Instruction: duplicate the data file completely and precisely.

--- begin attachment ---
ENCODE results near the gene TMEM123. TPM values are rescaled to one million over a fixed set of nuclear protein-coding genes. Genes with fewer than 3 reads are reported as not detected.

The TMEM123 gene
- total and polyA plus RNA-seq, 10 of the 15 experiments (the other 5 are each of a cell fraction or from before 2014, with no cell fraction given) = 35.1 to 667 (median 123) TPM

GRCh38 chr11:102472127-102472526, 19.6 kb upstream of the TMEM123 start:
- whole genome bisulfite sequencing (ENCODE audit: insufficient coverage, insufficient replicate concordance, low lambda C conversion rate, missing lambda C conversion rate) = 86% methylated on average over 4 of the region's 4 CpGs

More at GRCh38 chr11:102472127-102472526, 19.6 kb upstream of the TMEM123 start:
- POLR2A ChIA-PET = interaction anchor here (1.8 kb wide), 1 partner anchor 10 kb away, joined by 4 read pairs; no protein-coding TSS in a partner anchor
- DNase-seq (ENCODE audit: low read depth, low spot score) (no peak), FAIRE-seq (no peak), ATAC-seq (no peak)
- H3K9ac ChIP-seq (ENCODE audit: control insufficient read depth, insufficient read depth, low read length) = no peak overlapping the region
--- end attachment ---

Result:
ENCODE results near the gene TMEM123. TPM values are rescaled to one million over a fixed set of nuclear protein-coding genes. Genes with fewer than 3 reads are reported as not detected.

The TMEM123 gene
- total and polyA plus RNA-seq, 10 of the 15 experiments (the other 5 are each of a cell fraction or from before 2014, with no cell fraction given) = 35.1 to 667 (median 123) TPM

GRCh38 chr11:102472127-102472526, 19.6 kb upstream of the TMEM123 start:
- whole genome bisulfite sequencing (ENCODE audit: insufficient coverage, insufficient replicate concordance, low lambda C conversion rate, missing lambda C conversion rate) = 86% methylated on average over 4 of the region's 4 CpGs

More at GRCh38 chr11:102472127-102472526, 19.6 kb upstream of the TMEM123 start:
- POLR2A ChIA-PET = interaction anchor here (1.8 kb wide), 1 partner anchor 10 kb away, joined by 4 read pairs; no protein-coding TSS in a partner anchor
- DNase-seq (ENCODE audit: low read depth, low spot score) (no peak), FAIRE-seq (no peak), ATAC-seq (no peak)
- H3K9ac ChIP-seq (ENCODE audit: control insufficient read depth, insufficient read depth, low read length) = no peak overlapping the region